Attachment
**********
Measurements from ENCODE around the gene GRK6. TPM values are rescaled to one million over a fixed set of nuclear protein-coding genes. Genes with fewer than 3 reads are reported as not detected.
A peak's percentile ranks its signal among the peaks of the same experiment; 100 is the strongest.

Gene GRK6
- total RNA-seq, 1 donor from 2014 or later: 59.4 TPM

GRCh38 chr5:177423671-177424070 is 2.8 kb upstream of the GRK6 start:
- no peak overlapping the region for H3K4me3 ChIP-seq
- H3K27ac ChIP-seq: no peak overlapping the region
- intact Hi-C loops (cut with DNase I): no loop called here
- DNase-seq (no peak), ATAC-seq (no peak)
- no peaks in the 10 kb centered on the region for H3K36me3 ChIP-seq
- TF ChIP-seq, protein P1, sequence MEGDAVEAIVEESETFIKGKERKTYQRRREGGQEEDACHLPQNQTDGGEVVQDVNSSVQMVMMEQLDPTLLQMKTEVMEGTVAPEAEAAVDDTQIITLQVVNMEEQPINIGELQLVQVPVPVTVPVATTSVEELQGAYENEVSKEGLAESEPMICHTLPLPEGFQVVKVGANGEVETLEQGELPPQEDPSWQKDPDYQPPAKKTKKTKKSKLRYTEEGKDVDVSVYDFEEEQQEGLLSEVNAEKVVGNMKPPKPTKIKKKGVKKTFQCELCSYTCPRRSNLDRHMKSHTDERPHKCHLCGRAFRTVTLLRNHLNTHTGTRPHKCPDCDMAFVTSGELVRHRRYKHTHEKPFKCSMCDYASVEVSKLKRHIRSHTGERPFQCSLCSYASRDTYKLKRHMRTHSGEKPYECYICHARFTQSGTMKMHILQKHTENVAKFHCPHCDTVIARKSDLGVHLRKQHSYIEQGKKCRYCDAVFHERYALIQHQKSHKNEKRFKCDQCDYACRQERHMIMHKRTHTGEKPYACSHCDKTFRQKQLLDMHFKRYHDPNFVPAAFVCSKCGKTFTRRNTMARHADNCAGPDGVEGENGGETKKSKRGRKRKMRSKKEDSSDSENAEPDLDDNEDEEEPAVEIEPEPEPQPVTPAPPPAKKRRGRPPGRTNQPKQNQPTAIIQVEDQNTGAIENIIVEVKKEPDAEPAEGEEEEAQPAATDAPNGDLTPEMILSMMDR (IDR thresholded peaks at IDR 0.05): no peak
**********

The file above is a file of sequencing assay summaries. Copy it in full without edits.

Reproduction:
Measurements from ENCODE around the gene GRK6. TPM values are rescaled to one million over a fixed set of nuclear protein-coding genes. Genes with fewer than 3 reads are reported as not detected.
A peak's percentile ranks its signal among the peaks of the same experiment; 100 is the strongest.

Gene GRK6
- total RNA-seq, 1 donor from 2014 or later: 59.4 TPM

GRCh38 chr5:177423671-177424070 is 2.8 kb upstream of the GRK6 start:
- no peak overlapping the region for H3K4me3 ChIP-seq
- H3K27ac ChIP-seq: no peak overlapping the region
- intact Hi-C loops (cut with DNase I): no loop called here
- DNase-seq (no peak), ATAC-seq (no peak)
- no peaks in the 10 kb centered on the region for H3K36me3 ChIP-seq
- TF ChIP-seq, protein P1, sequence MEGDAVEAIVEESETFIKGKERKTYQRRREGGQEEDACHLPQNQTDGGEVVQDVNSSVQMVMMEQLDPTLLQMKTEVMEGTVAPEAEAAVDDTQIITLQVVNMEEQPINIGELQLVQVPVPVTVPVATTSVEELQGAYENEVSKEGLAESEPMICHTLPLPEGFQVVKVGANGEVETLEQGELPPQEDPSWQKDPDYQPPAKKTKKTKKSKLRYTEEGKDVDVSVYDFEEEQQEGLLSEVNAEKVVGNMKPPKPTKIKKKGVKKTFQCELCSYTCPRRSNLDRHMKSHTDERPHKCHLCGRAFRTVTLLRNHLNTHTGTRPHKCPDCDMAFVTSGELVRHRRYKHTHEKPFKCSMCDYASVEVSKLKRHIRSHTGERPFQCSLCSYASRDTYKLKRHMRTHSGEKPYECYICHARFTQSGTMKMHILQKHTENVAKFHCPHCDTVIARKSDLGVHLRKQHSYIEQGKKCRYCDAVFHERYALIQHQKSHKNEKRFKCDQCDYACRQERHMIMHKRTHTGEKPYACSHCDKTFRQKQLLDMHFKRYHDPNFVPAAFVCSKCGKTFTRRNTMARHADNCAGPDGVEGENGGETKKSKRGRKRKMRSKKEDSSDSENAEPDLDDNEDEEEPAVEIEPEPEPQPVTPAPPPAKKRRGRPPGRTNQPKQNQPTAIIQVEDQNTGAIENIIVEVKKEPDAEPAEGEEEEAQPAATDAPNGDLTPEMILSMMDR (IDR thresholded peaks at IDR 0.05): no peak